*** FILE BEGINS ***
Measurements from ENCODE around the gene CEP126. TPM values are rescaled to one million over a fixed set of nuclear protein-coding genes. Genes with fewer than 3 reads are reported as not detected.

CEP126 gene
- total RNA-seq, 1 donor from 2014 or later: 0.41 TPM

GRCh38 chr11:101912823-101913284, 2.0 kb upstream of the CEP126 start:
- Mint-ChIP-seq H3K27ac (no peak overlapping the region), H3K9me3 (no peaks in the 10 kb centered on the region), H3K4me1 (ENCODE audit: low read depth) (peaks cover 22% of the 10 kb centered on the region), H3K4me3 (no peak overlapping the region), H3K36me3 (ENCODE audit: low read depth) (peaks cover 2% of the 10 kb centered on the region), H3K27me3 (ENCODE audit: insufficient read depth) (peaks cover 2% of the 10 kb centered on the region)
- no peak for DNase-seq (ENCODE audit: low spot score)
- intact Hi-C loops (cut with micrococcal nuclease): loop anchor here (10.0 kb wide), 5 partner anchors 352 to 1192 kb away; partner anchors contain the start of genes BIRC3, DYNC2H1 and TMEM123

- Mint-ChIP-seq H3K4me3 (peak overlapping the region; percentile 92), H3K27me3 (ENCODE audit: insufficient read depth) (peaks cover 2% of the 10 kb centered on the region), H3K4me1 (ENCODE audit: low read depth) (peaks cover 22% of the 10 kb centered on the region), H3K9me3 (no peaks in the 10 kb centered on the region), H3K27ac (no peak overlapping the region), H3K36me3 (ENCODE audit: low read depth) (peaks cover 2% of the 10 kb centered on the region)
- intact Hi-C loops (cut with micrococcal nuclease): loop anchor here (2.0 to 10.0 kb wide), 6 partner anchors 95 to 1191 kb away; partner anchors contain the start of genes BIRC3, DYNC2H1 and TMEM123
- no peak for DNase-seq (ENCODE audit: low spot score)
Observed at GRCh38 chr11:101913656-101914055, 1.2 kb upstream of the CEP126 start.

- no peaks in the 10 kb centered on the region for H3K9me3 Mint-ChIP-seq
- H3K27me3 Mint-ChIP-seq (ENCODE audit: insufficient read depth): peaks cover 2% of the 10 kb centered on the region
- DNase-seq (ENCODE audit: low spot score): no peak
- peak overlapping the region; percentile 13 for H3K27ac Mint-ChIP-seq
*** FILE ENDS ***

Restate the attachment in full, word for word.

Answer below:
Measurements from ENCODE around the gene CEP126. TPM values are rescaled to one million over a fixed set of nuclear protein-coding genes. Genes with fewer than 3 reads are reported as not detected.

CEP126 gene
- total RNA-seq, 1 donor from 2014 or later: 0.41 TPM

GRCh38 chr11:101912823-101913284, 2.0 kb upstream of the CEP126 start:
- Mint-ChIP-seq H3K27ac (no peak overlapping the region), H3K9me3 (no peaks in the 10 kb centered on the region), H3K4me1 (ENCODE audit: low read depth) (peaks cover 22% of the 10 kb centered on the region), H3K4me3 (no peak overlapping the region), H3K36me3 (ENCODE audit: low read depth) (peaks cover 2% of the 10 kb centered on the region), H3K27me3 (ENCODE audit: insufficient read depth) (peaks cover 2% of the 10 kb centered on the region)
- no peak for DNase-seq (ENCODE audit: low spot score)
- intact Hi-C loops (cut with micrococcal nuclease): loop anchor here (10.0 kb wide), 5 partner anchors 352 to 1192 kb away; partner anchors contain the start of genes BIRC3, DYNC2H1 and TMEM123

- Mint-ChIP-seq H3K4me3 (peak overlapping the region; percentile 92), H3K27me3 (ENCODE audit: insufficient read depth) (peaks cover 2% of the 10 kb centered on the region), H3K4me1 (ENCODE audit: low read depth) (peaks cover 22% of the 10 kb centered on the region), H3K9me3 (no peaks in the 10 kb centered on the region), H3K27ac (no peak overlapping the region), H3K36me3 (ENCODE audit: low read depth) (peaks cover 2% of the 10 kb centered on the region)
- intact Hi-C loops (cut with micrococcal nuclease): loop anchor here (2.0 to 10.0 kb wide), 6 partner anchors 95 to 1191 kb away; partner anchors contain the start of genes BIRC3, DYNC2H1 and TMEM123
- no peak for DNase-seq (ENCODE audit: low spot score)
Observed at GRCh38 chr11:101913656-101914055, 1.2 kb upstream of the CEP126 start.

- no peaks in the 10 kb centered on the region for H3K9me3 Mint-ChIP-seq
- H3K27me3 Mint-ChIP-seq (ENCODE audit: insufficient read depth): peaks cover 2% of the 10 kb centered on the region
- DNase-seq (ENCODE audit: low spot score): no peak
- peak overlapping the region; percentile 13 for H3K27ac Mint-ChIP-seq